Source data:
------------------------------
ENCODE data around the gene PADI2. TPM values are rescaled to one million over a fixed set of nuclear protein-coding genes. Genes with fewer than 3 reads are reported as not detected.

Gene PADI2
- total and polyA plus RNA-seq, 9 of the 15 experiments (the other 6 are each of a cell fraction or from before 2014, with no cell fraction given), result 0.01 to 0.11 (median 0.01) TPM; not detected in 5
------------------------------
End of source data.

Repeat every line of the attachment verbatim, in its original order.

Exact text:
ENCODE data around the gene PADI2. TPM values are rescaled to one million over a fixed set of nuclear protein-coding genes. Genes with fewer than 3 reads are reported as not detected.

Gene PADI2
- total and polyA plus RNA-seq, 9 of the 15 experiments (the other 6 are each of a cell fraction or from before 2014, with no cell fraction given), result 0.01 to 0.11 (median 0.01) TPM; not detected in 5